I still love James (he has a terrific new book just out, by the way, Bill James Gold Mine 2008), but I also think it’s time to admit that I’ve become something of a heretic. I used to know the basic formula for James’ Run Created stat off the top of my head; I don’t anymore. With the explosion of baseball punditry made possible by the internet, and the mind boggling proliferation of baseball bloggers, the statistical vivisection of the game has become wearisome. There’s only so much of the stuff a guy can digest before it starts to get in the way of simply watching a game for the sheer pleasure of witnessing marvelous athletes playing the most difficult sport in the world.
And here’s my essential problem with the now incessant barrage of baseball statistics: while the best of the new (and relatively new) stats can provide a remarkably accurate view of the big picture (given a large enough sample size), and are excellent hindsight tools as barometers of past performance and its bearing on future expectations, they can never adequately address the snapshot quality of any individual game. Because in any individual game, or any series of individual games, all sorts of unexpected shit still happens on a regular basis. Great players can kill teams for sustained stretches almost as brutally as lousy players, and the brutality can be all the more painful as a result of the expectations. Minor players, shit players, footnotes, reclamation projects, and journeymen can do astonishing things that are, in the context of expectations, as thrilling as a monster game from a superstar. Season to season and game to game, aberrations are a big part of what makes the sport so consistently gratifying.
My other problem is this: Bill James was not only a terrifically entertaining writer; he was also –and this was crucial– consistently challenging and possessed of a playful mind and a wide-ranging curiosity about all sorts of stuff that he was more than willing to admit was technically and practically useless. There was always a sense –and there is still a sense– that he was working very hard to make his egghead nonsense fun. He was funny. He was attuned to the peripheral delights of baseball, the ugly guys and fat guys, the regular affronts and abominations, whether they be inexcusable uniforms, terrible ballparks, or particularly brutal lines in the boxscore.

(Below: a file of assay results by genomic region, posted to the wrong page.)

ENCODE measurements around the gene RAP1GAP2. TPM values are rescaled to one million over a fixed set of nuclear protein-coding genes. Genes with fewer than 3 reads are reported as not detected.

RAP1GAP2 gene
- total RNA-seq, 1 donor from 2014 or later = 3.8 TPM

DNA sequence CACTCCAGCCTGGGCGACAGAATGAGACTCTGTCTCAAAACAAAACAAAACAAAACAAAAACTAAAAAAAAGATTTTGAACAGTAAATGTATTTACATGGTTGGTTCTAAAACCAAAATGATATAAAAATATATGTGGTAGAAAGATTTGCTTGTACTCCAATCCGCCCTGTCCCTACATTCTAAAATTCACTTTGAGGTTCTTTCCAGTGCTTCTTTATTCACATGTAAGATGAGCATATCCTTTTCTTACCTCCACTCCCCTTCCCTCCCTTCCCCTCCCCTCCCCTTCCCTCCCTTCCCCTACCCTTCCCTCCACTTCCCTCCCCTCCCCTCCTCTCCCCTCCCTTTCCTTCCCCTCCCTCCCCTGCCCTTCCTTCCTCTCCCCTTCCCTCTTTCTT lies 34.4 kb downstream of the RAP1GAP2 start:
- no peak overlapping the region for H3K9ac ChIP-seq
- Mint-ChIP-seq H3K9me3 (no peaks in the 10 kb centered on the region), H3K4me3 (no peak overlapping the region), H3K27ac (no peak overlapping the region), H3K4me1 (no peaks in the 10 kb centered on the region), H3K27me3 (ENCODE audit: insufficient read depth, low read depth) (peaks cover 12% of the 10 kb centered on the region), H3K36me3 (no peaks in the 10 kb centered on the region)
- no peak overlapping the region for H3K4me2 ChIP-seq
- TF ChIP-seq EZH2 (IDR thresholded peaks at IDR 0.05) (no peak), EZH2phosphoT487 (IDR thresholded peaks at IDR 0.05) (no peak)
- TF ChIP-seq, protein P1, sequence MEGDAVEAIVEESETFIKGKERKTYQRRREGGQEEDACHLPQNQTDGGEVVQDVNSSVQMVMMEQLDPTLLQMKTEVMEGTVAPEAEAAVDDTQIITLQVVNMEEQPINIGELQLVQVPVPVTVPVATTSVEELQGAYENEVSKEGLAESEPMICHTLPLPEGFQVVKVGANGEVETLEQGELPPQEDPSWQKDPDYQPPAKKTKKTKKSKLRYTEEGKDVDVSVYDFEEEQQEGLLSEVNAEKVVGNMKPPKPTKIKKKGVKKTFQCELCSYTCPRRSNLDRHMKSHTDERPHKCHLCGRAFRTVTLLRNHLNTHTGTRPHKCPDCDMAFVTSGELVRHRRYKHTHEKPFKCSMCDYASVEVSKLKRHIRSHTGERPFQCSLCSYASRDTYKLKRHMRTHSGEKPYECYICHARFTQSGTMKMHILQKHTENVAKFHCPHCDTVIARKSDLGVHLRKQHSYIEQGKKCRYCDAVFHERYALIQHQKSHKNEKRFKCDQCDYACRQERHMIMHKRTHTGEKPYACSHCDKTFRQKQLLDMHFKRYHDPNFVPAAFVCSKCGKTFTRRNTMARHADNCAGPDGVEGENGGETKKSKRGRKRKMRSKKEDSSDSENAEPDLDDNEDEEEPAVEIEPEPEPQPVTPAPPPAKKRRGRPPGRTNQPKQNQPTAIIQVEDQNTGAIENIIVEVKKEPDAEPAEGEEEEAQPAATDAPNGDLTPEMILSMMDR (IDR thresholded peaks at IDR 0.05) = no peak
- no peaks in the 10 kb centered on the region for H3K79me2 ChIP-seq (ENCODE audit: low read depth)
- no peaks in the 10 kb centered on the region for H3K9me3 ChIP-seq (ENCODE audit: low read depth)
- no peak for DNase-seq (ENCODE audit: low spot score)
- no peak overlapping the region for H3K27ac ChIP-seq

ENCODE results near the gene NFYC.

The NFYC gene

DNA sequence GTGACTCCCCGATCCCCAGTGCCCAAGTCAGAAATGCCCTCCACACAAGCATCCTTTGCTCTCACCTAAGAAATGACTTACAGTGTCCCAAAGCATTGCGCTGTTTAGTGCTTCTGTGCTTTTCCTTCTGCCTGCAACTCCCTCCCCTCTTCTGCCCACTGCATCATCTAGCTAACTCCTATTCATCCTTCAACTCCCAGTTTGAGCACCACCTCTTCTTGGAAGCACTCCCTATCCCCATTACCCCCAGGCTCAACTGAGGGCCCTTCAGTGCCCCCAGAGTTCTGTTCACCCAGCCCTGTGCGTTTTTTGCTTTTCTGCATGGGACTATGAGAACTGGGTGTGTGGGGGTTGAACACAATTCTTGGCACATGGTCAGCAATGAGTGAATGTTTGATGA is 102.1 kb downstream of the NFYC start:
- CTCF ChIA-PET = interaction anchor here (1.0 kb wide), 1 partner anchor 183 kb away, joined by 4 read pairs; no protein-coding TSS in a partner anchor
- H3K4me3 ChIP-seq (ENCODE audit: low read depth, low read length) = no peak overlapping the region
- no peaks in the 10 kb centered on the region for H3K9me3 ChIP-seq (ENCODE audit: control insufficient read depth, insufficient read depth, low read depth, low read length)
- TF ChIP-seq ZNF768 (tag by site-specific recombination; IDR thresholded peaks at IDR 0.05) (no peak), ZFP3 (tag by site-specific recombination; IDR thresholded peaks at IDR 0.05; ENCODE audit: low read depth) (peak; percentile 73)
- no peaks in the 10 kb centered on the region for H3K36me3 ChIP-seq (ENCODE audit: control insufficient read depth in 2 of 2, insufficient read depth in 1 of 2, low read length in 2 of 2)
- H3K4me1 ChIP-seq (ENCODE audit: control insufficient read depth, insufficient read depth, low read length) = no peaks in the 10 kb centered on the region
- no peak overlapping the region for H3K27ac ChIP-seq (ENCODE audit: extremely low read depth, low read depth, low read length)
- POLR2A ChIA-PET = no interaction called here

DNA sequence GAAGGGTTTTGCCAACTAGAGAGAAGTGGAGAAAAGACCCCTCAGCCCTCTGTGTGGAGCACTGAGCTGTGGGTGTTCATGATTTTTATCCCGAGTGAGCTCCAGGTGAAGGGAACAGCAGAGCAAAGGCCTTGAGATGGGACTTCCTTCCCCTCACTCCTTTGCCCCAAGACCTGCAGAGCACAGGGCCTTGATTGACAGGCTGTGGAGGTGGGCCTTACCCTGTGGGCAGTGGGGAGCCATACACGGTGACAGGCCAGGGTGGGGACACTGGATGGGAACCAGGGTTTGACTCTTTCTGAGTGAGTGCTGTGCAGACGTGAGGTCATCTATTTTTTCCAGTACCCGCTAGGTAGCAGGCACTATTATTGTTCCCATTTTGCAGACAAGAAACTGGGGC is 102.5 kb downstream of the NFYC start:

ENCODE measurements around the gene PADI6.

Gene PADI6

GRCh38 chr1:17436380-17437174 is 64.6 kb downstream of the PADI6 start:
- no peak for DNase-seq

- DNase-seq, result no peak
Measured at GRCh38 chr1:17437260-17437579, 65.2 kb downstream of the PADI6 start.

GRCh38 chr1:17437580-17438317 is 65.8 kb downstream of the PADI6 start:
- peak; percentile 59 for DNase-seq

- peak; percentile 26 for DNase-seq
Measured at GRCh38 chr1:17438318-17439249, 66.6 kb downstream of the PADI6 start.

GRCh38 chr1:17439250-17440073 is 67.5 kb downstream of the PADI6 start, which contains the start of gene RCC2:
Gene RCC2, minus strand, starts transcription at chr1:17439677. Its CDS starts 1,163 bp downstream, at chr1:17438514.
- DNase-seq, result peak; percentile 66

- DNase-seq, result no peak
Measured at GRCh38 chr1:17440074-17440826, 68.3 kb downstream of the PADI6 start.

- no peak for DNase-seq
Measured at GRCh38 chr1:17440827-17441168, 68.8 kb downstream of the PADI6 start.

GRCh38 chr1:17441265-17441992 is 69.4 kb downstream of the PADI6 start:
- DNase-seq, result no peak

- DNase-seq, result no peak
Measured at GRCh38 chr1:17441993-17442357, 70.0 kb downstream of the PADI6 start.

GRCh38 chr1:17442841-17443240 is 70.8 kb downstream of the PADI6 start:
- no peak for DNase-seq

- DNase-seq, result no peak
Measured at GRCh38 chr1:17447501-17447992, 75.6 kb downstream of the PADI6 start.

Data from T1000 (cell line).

James was the best. He still is the best, even if he has a lot to answer for. And, sorry, but after thirty years of poking around in the shit he spawned, I see very little but a legion of pale, earnest imitators, attic bachelors and basement barons who have long since lost sight of the forest for the trees. Or the trees for the forest. I can’t quite decide which.
And after all those years, and all that rooting around (and just plain rooting, the numbers be damned), I feel like I’m now in a position to draw my own conclusions about players and teams based on –and, yes, thanks to people like James– what I’ve learned and what I know and what I see. My father, who knew nothing about any of the new-fangled statistics, could watch a handful of games and zero in on exactly the sorts of players that analysis and stats now confirm for u
s are valuable. And he considered them great players for –at least generally speaking– precisely those reasons that the statistics validate them as such.
He’s gone now, but if we sat down over a couple days and ran down all the statistical categories that are around today, I believe he would agree with me that there are only a handful –OBP (on base percentage), OPS (on base percentage plus slugging), and WHIP (walks plus hits divided by innings pitched), for instance– that contribute a damn thing to the appreciation of watching a game or critiquing a ballclub, no matter how much they might contribute to a player’s leverage in an arbitration hearing or salary negotiation.
Pathetically, I suppose, the one most valuable thing I’ve learned from watching thousands of baseball games is that the team that scores more runs than it allows wins; the team that does that most often wins the most games; and four runs is the magic number: the team that scores four or more runs wins the overwhelming majority of its games. And sometimes the good teams (at least on paper), the expected teams, are the clubs that pull off that trick. But often enough –just often enough to keep things interesting, and more often than the stats slaves are perhaps willing to admit– they’re not.
And sometimes a guy like Roger Maris hits 61 homers, or a guy like Norm Cash hits .361. Or a team like the ’87 Twins win the World Series.
Even when you can’t understand a damn thing about it –and perhaps especially then– baseball is a beautiful game.